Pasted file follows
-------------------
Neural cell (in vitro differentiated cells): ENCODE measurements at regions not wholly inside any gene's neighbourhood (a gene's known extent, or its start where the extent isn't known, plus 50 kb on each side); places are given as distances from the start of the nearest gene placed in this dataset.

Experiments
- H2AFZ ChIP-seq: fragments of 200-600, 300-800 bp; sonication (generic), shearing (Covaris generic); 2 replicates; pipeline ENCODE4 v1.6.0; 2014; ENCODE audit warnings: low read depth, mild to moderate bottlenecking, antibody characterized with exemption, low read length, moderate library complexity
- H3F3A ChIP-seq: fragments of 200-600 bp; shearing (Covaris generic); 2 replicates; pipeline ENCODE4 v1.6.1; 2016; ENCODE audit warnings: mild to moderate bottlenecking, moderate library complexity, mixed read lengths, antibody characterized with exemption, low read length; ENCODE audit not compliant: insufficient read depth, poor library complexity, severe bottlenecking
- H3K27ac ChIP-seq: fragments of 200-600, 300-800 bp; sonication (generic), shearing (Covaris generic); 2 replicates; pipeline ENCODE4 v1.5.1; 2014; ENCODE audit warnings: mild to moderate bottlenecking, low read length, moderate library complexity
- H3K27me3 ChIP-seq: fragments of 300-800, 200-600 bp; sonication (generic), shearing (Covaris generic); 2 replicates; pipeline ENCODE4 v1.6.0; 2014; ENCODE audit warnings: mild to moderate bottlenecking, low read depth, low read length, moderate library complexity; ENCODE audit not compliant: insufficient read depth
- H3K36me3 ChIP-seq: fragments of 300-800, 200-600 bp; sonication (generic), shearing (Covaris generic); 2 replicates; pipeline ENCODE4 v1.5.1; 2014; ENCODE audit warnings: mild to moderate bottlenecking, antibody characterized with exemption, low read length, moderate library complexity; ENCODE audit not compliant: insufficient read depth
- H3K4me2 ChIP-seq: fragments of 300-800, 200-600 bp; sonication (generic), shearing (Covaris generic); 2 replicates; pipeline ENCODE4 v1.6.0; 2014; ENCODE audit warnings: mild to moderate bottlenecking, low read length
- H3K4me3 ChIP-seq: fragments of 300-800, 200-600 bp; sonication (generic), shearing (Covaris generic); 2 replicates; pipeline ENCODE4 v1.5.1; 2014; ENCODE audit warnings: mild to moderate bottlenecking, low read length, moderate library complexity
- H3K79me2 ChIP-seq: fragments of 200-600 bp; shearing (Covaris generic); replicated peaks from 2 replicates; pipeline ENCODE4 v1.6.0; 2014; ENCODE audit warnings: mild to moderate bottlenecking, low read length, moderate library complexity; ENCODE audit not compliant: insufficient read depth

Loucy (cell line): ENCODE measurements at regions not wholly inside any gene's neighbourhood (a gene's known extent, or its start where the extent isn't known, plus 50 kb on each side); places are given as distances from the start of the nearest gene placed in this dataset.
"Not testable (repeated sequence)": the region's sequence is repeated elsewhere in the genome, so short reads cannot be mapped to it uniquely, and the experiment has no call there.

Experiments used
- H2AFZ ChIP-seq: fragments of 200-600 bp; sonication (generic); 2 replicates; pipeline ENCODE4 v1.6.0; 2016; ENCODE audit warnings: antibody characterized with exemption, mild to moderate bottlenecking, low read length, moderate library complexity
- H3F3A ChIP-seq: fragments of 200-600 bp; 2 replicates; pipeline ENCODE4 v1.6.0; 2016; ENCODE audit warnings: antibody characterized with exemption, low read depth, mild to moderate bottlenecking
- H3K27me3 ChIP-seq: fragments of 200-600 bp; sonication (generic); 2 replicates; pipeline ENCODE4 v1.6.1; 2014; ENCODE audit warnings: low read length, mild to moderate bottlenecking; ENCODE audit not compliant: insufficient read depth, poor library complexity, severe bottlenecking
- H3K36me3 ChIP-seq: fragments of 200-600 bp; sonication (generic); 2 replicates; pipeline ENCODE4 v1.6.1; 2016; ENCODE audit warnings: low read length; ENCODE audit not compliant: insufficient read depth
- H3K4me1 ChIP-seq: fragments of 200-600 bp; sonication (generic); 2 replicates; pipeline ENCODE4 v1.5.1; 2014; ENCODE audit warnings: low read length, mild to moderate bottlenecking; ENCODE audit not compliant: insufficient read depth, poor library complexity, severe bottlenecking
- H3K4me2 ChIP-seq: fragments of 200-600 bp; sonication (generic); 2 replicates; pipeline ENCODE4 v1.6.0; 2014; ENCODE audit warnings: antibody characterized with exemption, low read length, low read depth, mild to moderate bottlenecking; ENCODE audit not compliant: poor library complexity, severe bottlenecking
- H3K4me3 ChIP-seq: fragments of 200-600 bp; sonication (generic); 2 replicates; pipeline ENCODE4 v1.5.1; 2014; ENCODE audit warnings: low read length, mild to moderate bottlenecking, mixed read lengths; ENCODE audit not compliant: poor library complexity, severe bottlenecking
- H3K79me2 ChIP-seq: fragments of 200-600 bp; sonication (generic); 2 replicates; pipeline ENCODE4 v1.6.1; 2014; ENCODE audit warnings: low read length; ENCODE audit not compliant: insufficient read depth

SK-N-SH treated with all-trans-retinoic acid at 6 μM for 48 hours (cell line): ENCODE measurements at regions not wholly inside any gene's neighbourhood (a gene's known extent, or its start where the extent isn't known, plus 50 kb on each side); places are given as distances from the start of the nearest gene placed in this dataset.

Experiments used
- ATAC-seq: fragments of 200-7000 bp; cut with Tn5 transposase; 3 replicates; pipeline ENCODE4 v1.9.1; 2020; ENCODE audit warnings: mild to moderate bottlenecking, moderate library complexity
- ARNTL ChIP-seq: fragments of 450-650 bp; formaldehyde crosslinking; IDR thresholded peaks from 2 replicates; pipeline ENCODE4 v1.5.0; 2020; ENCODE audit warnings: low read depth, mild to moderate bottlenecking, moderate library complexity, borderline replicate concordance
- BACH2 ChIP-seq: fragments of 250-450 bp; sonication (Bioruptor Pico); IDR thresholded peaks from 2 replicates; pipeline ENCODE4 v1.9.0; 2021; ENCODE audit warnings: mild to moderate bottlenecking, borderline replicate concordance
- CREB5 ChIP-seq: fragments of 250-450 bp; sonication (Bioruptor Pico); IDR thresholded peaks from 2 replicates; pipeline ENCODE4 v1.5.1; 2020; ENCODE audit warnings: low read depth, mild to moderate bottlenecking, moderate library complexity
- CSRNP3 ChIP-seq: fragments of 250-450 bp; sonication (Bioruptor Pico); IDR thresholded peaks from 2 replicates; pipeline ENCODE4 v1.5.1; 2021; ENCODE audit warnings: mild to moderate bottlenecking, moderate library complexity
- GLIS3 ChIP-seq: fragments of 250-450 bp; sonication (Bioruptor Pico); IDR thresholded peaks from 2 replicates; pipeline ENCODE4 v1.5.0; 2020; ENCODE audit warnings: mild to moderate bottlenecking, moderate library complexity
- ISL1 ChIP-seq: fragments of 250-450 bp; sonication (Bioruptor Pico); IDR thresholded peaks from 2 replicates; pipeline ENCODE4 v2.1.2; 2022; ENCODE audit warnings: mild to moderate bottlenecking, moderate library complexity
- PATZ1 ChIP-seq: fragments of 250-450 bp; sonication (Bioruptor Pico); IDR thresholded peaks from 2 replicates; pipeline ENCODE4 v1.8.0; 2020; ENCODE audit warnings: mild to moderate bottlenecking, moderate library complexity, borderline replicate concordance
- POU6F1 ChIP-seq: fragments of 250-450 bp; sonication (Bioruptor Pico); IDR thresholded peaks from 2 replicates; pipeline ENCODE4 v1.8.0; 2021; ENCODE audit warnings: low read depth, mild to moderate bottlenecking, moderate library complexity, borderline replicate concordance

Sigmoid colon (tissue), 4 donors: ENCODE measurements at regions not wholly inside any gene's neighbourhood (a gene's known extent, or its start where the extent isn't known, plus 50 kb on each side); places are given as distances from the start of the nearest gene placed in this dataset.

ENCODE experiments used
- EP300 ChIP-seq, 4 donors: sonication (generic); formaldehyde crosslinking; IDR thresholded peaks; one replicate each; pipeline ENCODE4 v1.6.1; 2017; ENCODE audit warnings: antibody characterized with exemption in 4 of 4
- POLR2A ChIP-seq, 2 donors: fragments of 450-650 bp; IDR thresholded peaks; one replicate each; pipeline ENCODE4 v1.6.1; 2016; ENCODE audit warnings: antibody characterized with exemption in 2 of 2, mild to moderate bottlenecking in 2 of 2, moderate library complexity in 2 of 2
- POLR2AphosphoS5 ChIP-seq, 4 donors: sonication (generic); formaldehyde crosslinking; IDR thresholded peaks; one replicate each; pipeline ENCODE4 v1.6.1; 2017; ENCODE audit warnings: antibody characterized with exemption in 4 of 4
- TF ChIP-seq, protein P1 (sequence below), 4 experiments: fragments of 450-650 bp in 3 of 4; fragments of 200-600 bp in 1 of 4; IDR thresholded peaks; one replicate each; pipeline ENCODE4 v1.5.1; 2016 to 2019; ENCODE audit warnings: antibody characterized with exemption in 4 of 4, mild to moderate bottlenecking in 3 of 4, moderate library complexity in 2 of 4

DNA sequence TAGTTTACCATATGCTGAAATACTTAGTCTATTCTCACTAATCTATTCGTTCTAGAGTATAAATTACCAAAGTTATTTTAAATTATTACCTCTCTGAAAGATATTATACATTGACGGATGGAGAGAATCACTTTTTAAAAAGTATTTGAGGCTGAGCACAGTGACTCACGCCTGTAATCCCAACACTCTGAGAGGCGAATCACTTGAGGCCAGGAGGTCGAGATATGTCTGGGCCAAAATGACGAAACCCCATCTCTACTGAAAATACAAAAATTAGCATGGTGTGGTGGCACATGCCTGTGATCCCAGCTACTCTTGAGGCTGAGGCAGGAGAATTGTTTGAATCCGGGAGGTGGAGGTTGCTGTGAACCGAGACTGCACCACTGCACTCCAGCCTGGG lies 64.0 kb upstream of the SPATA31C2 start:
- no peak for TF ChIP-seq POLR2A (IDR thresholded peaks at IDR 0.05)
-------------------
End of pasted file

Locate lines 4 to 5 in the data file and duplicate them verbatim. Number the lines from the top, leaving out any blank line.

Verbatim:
- H3F3A ChIP-seq: fragments of 200-600 bp; shearing (Covaris generic); 2 replicates; pipeline ENCODE4 v1.6.1; 2016; ENCODE audit warnings: mild to moderate bottlenecking, moderate library complexity, mixed read lengths, antibody characterized with exemption, low read length; ENCODE audit not compliant: insufficient read depth, poor library complexity, severe bottlenecking
- H3K27ac ChIP-seq: fragments of 200-600, 300-800 bp; sonication (generic), shearing (Covaris generic); 2 replicates; pipeline ENCODE4 v1.5.1; 2014; ENCODE audit warnings: mild to moderate bottlenecking, low read length, moderate library complexity